Nigor WickiUp 3 tent
A lightweight, roomy tipi tent that is ideal for backpacking and multi-day trips.
The WickiUp3 from Dutch brand Nigor is a fairly unusual tipi-style design. In its most basic form it comprises a silicon nylon fly sheet and a single central pole, although different additional components can be purchased to enable a number of different pitching configurations. For example, you can also purchase a full mesh inner, a half mesh inner and/or a footprint for use underneath or instead of a groundsheet. It’s a versatile and practical design that has become our go-to option for wild camping and any trip that requires a lightweight tent.
When pitched, it is very stable too, thanks to the robust single centre pole, although in extreme conditions, it does benefit from adding a set of guylines (which aren’t included with the fly sheet). We have added a set of Dyneema guys and Clamcleats line-loks for quick and secure pitching in high winds. When it comes to space-for-weight, this is one of the roomiest tents around. It weighs less than 2 kilos and has a very small pack size, yet this is a genuine three-man tent. It’s also light enough to be a practical option as a two-man tent, which gives plenty of room for gear storage.
The WickiUp 3 has few major negatives, but there are a couple of drawbacks; principally that the design doesn’t afford any sort of porch or vestibule (though this can be obviated – at the expense of some interior sleeping space – by using the half inner). But this basically means that if it’s raining, you need to zip the door up, or you’ll get wet.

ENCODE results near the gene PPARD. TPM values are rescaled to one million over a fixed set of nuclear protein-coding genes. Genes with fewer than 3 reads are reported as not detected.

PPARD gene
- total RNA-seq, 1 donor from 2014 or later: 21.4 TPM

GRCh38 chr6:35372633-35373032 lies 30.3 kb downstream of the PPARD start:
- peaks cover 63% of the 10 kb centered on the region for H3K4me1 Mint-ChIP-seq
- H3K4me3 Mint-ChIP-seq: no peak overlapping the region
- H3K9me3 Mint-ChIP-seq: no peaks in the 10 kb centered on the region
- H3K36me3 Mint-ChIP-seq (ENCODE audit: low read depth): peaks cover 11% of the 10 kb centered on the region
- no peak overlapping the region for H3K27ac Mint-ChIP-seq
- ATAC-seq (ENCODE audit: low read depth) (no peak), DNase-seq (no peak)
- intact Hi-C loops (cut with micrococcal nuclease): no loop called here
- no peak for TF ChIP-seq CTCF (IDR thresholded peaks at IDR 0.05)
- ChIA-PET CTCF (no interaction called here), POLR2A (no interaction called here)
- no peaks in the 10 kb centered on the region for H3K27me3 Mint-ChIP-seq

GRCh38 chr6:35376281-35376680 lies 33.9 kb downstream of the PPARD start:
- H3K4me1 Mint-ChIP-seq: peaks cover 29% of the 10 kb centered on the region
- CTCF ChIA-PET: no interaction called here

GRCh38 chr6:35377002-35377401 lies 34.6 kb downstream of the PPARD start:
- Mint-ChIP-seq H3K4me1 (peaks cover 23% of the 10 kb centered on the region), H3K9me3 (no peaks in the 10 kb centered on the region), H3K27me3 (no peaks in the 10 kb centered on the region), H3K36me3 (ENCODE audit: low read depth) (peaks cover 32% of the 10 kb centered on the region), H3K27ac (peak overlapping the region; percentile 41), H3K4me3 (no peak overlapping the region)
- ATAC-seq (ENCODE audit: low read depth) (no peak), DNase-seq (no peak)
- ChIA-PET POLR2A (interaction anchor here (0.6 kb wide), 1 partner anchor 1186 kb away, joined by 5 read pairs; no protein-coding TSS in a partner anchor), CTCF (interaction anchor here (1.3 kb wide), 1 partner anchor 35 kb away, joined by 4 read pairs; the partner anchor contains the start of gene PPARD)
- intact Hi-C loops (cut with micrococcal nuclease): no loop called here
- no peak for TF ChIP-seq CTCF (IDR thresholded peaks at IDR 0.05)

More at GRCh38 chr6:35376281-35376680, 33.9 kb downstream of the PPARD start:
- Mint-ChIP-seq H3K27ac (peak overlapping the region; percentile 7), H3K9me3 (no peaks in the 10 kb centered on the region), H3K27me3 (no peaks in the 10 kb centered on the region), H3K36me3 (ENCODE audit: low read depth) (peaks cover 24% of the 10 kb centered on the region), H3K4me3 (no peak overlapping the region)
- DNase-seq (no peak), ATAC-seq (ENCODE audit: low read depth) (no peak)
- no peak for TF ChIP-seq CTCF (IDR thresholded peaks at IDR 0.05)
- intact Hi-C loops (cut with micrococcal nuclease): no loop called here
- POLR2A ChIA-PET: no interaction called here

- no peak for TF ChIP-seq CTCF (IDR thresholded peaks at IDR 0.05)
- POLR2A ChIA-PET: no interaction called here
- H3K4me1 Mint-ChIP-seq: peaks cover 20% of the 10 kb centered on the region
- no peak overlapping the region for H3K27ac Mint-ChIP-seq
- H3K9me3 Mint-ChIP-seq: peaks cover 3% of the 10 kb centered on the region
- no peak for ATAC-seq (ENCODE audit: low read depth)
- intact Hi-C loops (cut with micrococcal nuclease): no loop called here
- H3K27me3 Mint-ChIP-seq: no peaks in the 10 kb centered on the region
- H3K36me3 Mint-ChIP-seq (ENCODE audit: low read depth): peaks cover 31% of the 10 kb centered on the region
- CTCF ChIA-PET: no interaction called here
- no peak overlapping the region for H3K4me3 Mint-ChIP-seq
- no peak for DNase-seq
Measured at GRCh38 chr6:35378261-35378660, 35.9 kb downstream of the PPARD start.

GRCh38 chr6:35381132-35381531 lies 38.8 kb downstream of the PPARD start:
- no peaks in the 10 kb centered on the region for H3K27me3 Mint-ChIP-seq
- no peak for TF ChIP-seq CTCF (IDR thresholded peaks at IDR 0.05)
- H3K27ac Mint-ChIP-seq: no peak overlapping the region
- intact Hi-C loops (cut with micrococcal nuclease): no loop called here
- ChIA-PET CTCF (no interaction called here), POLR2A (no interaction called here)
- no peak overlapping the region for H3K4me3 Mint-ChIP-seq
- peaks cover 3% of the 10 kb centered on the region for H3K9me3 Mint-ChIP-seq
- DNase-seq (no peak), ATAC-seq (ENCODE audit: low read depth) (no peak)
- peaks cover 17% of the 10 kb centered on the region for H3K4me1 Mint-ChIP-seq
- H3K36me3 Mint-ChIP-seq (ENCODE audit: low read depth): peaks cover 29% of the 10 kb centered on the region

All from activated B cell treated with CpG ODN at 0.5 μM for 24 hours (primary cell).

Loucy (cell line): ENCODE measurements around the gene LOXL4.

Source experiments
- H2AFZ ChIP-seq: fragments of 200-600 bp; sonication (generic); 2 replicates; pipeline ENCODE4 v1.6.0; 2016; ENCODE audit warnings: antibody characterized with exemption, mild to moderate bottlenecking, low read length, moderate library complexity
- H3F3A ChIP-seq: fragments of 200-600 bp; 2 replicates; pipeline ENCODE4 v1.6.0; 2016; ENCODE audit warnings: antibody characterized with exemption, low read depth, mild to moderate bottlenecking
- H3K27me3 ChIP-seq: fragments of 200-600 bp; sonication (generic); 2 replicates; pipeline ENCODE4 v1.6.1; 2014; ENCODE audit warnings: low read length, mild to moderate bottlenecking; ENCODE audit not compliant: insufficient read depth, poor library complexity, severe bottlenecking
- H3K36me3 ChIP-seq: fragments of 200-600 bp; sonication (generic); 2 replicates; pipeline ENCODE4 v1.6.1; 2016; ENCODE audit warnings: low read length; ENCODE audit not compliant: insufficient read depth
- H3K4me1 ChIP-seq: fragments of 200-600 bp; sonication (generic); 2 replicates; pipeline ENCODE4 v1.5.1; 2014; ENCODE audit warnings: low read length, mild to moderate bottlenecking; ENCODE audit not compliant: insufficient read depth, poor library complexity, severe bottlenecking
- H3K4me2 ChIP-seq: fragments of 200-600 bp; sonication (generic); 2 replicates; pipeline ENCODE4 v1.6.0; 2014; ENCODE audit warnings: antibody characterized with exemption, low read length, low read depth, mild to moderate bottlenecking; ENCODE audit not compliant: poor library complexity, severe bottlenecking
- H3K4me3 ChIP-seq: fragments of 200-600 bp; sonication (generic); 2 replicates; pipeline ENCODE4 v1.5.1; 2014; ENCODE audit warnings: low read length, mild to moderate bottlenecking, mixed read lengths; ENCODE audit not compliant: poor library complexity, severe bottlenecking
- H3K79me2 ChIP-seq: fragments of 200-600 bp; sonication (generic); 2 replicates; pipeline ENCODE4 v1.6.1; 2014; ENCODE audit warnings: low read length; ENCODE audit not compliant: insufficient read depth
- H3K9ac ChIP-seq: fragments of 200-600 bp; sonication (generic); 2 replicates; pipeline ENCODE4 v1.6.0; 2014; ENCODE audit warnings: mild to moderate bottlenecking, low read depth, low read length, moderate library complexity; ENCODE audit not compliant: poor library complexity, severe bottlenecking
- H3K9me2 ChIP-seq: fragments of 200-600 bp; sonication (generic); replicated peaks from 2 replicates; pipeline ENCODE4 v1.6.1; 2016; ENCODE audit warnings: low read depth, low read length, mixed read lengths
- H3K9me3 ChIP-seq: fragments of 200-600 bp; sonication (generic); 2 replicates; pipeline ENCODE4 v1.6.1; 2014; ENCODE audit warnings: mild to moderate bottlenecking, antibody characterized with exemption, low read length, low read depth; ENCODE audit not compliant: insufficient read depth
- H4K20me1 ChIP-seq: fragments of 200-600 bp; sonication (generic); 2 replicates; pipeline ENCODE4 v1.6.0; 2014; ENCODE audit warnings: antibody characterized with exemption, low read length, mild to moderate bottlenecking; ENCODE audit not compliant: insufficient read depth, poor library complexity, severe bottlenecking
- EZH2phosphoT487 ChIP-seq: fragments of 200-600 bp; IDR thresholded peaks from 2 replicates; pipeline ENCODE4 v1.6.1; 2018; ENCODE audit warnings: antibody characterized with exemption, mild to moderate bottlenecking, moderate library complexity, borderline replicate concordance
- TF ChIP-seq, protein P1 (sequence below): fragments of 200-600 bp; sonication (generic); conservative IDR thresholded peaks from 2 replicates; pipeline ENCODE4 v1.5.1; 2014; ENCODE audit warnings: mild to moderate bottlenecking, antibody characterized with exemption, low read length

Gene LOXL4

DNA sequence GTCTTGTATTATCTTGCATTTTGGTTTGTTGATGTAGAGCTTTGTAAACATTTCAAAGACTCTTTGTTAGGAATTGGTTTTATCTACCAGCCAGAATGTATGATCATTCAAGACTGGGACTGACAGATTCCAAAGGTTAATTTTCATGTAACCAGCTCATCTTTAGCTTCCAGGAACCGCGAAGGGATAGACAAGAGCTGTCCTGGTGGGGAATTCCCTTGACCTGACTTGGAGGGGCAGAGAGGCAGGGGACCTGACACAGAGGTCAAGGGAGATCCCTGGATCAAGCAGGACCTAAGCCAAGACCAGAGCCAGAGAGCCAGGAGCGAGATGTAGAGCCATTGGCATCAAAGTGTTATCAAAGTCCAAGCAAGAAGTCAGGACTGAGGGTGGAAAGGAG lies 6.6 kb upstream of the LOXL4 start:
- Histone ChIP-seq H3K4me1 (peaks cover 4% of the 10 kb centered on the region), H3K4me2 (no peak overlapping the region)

As a wild camping tent, it’s a great option, particularly given its inconspicuous ‘willow bough’ green colour. On the other hand, the tipi shape does make it a bit more noticeable than a lower-profile design, and the reflective tabs show up prominently in torchlight (I’ve often thought about covering them with black tape for clandestine camping). It’s also worth noting that the seams are not sealed, although it would be easy to treat them with a suitable sealant, like McNett SilNet silicone seam sealer. I even bought a tube of this with the intention of treating our WickiUp, but I never got round to it (adventure got in the way!). Despite that the tent has never leaked, which has meant that little job has gone to the bottom of the ‘kit prep’ list…
Despite those shortcomings – all of which are fairly easily remedied with some simple tent hacks or by using a different inner configuration – we’re fans of the WickiUp. Build quality is very good, and pitching is quick and easy once you get the hang of it (though it really only pitches inner-first, which isn’t ideal in torrential rain).
Admittedly, this tent ain’t cheap. Nigor sell the various components separately, presumably so you can only buy the bits you think you’ll use, but even the fly and pole are priced at around £300. If you purchase the full-size inner too, that’ll set you back another £200. However, if you’re a keen wild camper, it’s a sound investment that offers full three-season protection (and, though probably not recommended, we have camped in the snow with ours too). The ultimate backpacking tent is simple to pitch, weatherproof, roomy and light. The WickiUp 3 delivers on almost all counts, qualities you’ll really appreciate when heading out on multi-day backpacking trips.